Vol.2, No 10, 2003 pp. 437 - 438


The English-German-French-Serbian-Russian Dictionary of Electronics was published by Studentski kulturni centar (Student Cultural Center) in Niš, in 2001. The authors of Serbian eqivalents are Nadežda Lainović-Stojanović, Ph.D., and Viktorija Džunić, both long time lecturers of Russian and English language at the Faculty of Electronics in Niš. Nadežda Lainović-Stojanović is now the head of the Department of Russian language and literature at the Faculty of Philosophy in Niš, and Viktorija Džunić has, after thirty-five years of work, retired.
The authors had spent over twenty years working together at the Faculty of Electronics. The lasting evidence of their cooperation can be found in numerous articles and publications. Direct involvement into translation of scientific texts had made them put great effort to compile this dictionary and thus enrich the field of knowledge otherwise not so rich in reference books.
The idea for this kind of dictionary was concieved in the encyclopedic publishing house Russky Yazyk from Moscow, in which the material was prepared for publishing. The project was not realised due to the well-known deterioration of economic and political situation. Concequently, the publisher ceded the right of publishing to Yugoslavia. It took nine years for the specialist and translator teams in Russia, and three years for the authors of Serbian equivalents to complete this dictionary. The reviewers of this edition are: P.K. Gorohov, M.S., A.A. Kolosov, Ph.D., N.I. Čistjakov, Ph.D. The reviewers of the Serbian equivalents are Živko Tošić, Ph.D., and Bogoljub Stanković, Ph.D.
In accordance with the exisiting international agreement the term electronics covers several fields under different names: electronics proper, radio-engineering, communication,... Understandably, the focus was on currently most advanced areas of Electronics: quantum electronics, fiber optics, optoelectronics, integrated circuit technology, radiolocation and radionavigation, pulse technique, holography, etc. It is estimated that the number of terms used in Electronics exceeds 50,000. This multilingual dictionary had to be restricted to approximately 9000 entries.
The compilers used encyclopedias, handbooks, dictionaries and periodicals published in the Soviet Union, The United States, Great Britain, Germany, France, Yugoslavia. In preparing Serbian equivalents professors and specialists in relevant fields were consulted.
This dictionary is highly specific. One need not be a linguist to see that it does not have the usual organisation of a dictionary. For instance, there are no lexical paradigms, no phonemic transcription, examples of use in different contexts. In this case, all that would be unnecessary. This dictionary is not a source book for learning languages. Rather, its purpose is to enable a wide range of specialists, students, translators, and all others interested in modern Electronics, to find language equivalents of principal and new terms in this field. Appropriately, this dictionary is supplied with alphabetical indexes of German, French, Serbian, and Russian terms which largely facilitates its use.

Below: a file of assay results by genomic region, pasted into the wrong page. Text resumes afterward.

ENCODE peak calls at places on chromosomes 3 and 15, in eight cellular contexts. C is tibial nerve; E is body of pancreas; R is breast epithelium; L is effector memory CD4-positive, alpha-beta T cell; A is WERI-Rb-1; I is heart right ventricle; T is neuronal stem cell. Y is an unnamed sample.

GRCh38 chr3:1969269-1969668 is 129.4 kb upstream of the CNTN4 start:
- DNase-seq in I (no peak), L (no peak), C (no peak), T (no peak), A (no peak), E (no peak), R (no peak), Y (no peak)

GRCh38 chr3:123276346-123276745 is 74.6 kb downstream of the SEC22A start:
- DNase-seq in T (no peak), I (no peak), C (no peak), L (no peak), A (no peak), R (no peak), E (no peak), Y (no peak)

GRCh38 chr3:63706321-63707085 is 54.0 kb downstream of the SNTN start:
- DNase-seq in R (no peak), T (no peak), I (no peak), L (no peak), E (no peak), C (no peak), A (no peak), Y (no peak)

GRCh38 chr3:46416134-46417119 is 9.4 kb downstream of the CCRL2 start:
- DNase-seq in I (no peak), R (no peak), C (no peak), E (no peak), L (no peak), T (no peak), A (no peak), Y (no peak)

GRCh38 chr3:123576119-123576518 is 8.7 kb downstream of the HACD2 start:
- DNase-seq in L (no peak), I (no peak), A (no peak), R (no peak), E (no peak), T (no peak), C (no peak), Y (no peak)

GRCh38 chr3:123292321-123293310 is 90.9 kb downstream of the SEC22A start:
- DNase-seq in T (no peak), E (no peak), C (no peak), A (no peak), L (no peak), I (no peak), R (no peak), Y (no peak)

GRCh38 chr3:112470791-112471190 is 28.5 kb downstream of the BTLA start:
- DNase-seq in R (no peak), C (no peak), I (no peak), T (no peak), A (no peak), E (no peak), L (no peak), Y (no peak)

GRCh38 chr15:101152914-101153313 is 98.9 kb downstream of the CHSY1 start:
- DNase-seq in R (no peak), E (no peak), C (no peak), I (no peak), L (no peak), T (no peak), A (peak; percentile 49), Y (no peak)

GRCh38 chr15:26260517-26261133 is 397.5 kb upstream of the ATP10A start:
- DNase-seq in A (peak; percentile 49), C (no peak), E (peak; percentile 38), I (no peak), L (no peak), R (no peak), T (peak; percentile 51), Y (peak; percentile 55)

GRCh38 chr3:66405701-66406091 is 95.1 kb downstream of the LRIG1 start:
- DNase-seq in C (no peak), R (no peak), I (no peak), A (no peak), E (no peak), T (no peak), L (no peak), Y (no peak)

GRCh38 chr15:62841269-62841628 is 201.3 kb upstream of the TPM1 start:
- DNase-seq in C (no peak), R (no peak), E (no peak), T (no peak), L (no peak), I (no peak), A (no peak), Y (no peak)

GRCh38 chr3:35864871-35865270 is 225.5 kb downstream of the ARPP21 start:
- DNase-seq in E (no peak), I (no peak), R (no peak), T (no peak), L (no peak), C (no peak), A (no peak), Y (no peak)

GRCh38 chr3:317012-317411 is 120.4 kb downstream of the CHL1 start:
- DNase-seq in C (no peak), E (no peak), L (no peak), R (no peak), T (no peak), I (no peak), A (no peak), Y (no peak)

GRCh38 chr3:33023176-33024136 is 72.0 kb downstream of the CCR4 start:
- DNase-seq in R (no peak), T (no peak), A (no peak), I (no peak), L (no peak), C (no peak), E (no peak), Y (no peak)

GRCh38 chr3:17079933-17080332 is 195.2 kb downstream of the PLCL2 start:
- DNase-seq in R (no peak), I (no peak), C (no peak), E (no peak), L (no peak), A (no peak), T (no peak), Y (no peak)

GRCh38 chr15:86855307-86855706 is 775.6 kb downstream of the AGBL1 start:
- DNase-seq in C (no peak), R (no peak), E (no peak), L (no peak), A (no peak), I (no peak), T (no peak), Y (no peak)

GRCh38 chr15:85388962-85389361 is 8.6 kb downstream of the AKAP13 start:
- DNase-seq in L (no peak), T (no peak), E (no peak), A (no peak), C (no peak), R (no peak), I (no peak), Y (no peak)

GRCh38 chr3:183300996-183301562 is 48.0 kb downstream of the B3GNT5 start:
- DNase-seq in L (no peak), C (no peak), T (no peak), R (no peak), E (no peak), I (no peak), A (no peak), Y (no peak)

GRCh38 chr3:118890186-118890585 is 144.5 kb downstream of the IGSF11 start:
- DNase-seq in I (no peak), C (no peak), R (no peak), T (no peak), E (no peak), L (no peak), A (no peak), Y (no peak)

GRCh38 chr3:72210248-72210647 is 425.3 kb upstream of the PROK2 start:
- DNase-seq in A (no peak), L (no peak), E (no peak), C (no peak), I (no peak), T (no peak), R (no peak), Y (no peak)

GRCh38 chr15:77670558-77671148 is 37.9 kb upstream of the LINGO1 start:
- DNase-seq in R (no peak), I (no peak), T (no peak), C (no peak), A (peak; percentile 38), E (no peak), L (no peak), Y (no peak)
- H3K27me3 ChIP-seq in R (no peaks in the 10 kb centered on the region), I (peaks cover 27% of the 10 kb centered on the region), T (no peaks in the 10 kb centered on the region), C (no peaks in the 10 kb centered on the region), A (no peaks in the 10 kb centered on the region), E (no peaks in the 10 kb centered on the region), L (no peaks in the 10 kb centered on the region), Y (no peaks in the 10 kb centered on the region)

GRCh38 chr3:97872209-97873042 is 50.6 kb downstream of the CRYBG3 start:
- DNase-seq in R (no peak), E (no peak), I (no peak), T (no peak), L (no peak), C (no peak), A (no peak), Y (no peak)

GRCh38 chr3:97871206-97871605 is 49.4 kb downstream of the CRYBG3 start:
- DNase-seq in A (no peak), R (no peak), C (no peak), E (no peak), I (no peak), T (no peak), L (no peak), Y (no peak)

Today, English language and Electronics are of utmost importance due to the global dimensions of their presence. An illustration of that is the fact that the Oxford University Press has specialised, elaborate textbooks for language learning only in the fields of Management and Electronics. However, there is a striking paradox. Oxford University Press, probably the highest authority in publishing dictionaries, offers a single dictionary of Electronics – Oxford Dictionary of Computing with somewhat more than 4000 terms. It is primarily a general purpose dictionary. Being a lingua franca of today's world, English has naturally become the main language of communication in Electronics as well. Therefore, scientists and specialists in that field know it far better than the level of the already mentioned Oxford dictionary of Electronics has to offer.
A very special value of this dictionary lies in the relationship between Serbian and English language. Serbian language is today endangered for various reasons. The expansion of science is just one of them. Though reasons may be numerous, we tend to use English words without any justification, out of laziness or irresponsibility. This dictionary has appropriate equivalents precise in meaning, yet in the spirit of Serbian language. As such, it is of great help not only in translating specialized scientific texts but also in translation classes.
It is a challenge when linguists set out to compile a dictionary in an area they are not experts of. Because of that, this kind of a project always requires the cooperation of specialists and translators. Its result is one higher dimension which overcomes its practical use, namely, it is an example of the permanent ties among all kinds of knowledge.
The Faculty of Electronics keeps the pace with the latest scientific and pedagogical tendencies. Developed in such a surrounding, this dictionary has yet another outstanding quality. It proves that in some respect we may be ahead of the world to which we (too) often tend to look up.

Nadežda Stojković, M.A.